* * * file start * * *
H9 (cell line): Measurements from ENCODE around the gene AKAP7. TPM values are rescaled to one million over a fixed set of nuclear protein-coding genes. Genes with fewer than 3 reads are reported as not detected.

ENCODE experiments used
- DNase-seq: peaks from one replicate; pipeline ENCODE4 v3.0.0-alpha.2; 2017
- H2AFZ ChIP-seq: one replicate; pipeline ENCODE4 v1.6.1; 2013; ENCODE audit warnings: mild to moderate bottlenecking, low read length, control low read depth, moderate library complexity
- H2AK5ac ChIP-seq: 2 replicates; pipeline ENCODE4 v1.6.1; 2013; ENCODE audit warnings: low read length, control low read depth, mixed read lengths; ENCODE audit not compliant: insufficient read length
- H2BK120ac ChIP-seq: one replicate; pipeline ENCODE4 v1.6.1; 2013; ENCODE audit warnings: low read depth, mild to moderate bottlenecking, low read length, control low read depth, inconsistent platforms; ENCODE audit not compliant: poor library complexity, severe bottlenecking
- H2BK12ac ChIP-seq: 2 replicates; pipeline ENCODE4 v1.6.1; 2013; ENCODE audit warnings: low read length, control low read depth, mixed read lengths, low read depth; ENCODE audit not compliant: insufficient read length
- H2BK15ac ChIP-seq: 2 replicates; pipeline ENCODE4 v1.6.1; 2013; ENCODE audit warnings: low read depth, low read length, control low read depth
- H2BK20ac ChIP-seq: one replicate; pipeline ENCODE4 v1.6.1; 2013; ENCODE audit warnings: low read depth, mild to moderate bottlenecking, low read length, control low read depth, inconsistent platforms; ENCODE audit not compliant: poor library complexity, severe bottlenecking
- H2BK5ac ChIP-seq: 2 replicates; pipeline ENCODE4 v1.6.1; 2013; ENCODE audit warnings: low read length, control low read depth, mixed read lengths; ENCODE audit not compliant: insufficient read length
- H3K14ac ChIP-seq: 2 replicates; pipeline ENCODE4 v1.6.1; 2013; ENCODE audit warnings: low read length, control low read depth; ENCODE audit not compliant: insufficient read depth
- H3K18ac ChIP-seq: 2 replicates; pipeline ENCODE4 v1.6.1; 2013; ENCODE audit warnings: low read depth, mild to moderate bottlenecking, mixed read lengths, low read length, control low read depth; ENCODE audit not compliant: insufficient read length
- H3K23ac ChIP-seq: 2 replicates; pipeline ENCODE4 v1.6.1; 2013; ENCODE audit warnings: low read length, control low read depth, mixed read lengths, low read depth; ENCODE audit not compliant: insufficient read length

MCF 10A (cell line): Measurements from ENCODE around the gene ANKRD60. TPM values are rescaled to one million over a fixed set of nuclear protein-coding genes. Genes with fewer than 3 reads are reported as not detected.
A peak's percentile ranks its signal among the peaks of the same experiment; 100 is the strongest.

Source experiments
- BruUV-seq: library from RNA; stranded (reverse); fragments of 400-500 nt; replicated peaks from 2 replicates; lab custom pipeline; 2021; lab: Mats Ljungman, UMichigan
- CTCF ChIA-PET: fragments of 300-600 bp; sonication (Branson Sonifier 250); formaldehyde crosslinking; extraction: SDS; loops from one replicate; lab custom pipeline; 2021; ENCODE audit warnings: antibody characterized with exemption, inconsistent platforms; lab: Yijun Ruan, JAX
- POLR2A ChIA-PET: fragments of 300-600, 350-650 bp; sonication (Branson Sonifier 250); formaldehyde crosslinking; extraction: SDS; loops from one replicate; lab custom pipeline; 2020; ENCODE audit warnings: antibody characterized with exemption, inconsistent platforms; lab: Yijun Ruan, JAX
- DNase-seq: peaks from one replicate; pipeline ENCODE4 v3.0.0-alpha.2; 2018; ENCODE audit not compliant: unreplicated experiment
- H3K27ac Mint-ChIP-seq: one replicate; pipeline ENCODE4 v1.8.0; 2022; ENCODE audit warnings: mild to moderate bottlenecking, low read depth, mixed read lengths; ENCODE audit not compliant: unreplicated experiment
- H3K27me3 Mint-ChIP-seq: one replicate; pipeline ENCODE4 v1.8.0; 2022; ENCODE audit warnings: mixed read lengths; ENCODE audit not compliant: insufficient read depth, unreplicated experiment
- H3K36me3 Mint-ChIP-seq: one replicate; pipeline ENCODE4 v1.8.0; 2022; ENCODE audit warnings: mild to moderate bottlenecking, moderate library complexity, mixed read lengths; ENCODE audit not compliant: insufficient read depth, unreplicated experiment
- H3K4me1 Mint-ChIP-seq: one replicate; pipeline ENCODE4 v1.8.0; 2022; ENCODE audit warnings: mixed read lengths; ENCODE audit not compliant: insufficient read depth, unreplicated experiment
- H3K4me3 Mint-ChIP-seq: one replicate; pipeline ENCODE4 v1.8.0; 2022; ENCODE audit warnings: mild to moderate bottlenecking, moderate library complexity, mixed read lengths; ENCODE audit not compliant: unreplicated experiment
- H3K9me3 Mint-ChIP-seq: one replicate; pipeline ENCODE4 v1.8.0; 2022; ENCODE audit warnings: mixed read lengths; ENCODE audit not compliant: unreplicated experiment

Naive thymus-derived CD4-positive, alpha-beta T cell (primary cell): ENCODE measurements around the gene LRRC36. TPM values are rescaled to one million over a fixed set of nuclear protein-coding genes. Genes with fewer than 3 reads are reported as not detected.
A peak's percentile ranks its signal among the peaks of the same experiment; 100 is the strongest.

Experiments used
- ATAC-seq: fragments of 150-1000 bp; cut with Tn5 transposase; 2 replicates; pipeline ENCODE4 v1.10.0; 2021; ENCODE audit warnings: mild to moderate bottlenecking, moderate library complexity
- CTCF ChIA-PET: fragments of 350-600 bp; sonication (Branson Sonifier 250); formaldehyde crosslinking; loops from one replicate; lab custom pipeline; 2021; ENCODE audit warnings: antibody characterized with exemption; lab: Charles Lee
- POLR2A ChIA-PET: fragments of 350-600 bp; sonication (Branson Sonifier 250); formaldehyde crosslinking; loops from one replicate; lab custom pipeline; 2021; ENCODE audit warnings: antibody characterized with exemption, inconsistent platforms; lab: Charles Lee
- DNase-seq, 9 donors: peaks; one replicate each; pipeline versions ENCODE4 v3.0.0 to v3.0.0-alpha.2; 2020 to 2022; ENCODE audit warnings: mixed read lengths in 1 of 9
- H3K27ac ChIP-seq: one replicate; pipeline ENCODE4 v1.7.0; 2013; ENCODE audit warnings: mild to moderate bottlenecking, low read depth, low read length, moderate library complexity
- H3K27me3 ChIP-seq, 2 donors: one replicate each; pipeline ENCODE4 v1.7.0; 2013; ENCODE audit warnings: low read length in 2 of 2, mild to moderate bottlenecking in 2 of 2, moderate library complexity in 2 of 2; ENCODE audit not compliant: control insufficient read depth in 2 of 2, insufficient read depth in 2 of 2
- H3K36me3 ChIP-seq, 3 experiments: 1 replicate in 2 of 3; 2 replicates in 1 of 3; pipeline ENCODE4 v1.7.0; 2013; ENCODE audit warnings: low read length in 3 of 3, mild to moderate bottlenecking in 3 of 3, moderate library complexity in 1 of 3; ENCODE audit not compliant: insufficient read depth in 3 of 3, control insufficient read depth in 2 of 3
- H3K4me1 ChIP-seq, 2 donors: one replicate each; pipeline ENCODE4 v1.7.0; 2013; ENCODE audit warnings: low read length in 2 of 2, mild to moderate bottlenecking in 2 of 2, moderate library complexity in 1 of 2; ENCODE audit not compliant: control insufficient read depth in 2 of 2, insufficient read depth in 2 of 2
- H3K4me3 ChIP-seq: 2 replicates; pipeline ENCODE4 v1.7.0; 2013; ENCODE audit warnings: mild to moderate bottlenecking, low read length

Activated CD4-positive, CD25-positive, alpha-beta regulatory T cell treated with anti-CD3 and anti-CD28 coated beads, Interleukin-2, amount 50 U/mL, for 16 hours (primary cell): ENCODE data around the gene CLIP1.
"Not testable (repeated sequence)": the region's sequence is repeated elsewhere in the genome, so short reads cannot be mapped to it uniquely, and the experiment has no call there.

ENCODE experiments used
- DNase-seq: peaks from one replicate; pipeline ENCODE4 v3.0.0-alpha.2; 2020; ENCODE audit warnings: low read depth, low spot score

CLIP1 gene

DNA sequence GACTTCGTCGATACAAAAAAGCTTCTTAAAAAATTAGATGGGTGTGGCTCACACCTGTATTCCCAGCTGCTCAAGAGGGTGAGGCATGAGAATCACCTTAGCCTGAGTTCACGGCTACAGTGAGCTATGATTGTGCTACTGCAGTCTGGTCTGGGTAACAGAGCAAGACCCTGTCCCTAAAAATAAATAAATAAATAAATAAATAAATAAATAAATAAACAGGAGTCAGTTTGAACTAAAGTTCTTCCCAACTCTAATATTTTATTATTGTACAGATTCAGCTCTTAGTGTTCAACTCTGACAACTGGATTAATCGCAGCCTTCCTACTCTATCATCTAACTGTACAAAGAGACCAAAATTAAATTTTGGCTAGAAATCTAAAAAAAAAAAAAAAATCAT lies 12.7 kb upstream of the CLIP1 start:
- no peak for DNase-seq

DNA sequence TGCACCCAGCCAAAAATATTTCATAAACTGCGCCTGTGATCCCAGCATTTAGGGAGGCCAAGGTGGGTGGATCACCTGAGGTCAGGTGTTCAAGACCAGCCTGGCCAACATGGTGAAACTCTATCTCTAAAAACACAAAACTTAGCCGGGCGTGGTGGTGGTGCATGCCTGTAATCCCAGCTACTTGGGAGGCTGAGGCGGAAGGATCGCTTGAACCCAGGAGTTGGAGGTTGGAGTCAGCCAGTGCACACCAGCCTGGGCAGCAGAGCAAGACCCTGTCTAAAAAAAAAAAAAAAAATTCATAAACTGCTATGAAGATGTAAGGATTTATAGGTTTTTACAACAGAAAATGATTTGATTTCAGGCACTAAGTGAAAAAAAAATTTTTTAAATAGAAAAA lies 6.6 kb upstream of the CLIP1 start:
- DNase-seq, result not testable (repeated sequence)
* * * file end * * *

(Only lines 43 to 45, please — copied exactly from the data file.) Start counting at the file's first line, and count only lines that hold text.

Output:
CLIP1 gene

DNA sequence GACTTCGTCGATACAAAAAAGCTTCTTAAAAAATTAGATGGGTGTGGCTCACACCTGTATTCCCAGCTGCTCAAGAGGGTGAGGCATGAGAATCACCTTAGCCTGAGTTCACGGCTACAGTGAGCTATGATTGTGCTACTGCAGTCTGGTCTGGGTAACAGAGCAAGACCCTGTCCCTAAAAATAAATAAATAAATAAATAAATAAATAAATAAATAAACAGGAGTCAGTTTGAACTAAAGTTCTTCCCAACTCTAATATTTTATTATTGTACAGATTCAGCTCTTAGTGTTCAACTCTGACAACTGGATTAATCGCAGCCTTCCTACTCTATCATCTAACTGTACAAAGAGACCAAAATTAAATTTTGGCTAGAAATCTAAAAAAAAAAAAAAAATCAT lies 12.7 kb upstream of the CLIP1 start:
- no peak for DNase-seq